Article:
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Wilson College gets computer grant

February 10, 1997

By RICHARD F. BELISLE

Staff Writer

CHAMBERSBURG, Pa. - Small colleges like Wilson College often have trouble finding money to keep up with computer technology, but a $200,000 grant to the Chambersburg school will go a long way toward reaching that goal, said school spokesman John K. Carothers.

"It's a real challenge for small institutions to keep up with the technology," said Carothers, vice president for development at Wilson.

"Many of us bought home PCs three years ago only to find them obsolete now. Wilson has the same problem - do we buy an available system now that will become obsolete in a few years or wait and buy the latest technology?" he said.

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The $200,000, from the Josiah W. and Bessie Kline Foundation of Harrisburg, Pa., will let Wilson upgrade its computer technology in phases. The money will come in $50,000 installments each year for the next four years, Carothers said.

The Kline Foundation has helped Wilson in the past, but this is its biggest grant to the college, he said.

The first year's payment will be for new and replacement computers in the college's continuing education and liberal arts programs, he said.

Fast Start, the college's name for a retraining program for laid-off workers, will get the first new computers, Carothers said.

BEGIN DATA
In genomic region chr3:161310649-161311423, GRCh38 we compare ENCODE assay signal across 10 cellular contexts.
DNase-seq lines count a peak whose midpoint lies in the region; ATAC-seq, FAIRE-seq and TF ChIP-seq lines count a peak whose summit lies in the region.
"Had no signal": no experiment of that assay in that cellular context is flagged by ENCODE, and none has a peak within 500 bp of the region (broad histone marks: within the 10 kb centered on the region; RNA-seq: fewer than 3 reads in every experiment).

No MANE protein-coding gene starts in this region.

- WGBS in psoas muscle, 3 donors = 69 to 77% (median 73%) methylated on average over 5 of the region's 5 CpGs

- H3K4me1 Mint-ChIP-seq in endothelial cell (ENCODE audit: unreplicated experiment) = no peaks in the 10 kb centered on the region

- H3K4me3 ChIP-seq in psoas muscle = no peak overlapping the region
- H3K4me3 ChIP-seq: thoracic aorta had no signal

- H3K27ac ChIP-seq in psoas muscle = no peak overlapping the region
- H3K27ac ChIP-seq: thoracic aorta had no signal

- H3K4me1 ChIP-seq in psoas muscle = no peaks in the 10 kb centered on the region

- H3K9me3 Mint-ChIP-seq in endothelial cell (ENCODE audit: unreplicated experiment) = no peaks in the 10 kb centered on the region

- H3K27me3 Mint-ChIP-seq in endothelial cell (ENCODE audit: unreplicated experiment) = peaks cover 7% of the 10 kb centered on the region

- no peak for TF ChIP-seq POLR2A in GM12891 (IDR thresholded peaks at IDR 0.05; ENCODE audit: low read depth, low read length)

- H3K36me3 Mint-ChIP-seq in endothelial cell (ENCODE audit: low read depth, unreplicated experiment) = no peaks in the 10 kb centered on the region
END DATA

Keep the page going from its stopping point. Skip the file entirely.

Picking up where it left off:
The program retrains people who have lost jobs from the downsizing of the Letterkenny Army Depot and at area factories like Schoeneman Co., a garment factory that had more than 1,100 employees last year when it announced it would close. Employment at the plant is down to about 300 workers and it is scheduled to close for good in August.

Carothers said more than 130 students learned new job skills in 1996, about 85 percent of whom have found new employment.

"They learned enough basic skills in word processing, data base management, desk top publishing and office accounting" to find a job, said Gloria O'Donnell, a college spokeswoman.

Money from the grant this year will also pay to upgrade computers in the liberal arts program, Carothers said.

Wilson separated its co-educational continuing education program from the 128-year-old women's liberal arts program in 1993. There are nearly 800 full- and part-time students attending classes in Wilson's two-year, associate's degree program and four-year baccalaureate program, Carothers said.

"Liberal arts colleges need computers to add to the learning process, not just to put an encyclopedia on the shelves," Carothers said.

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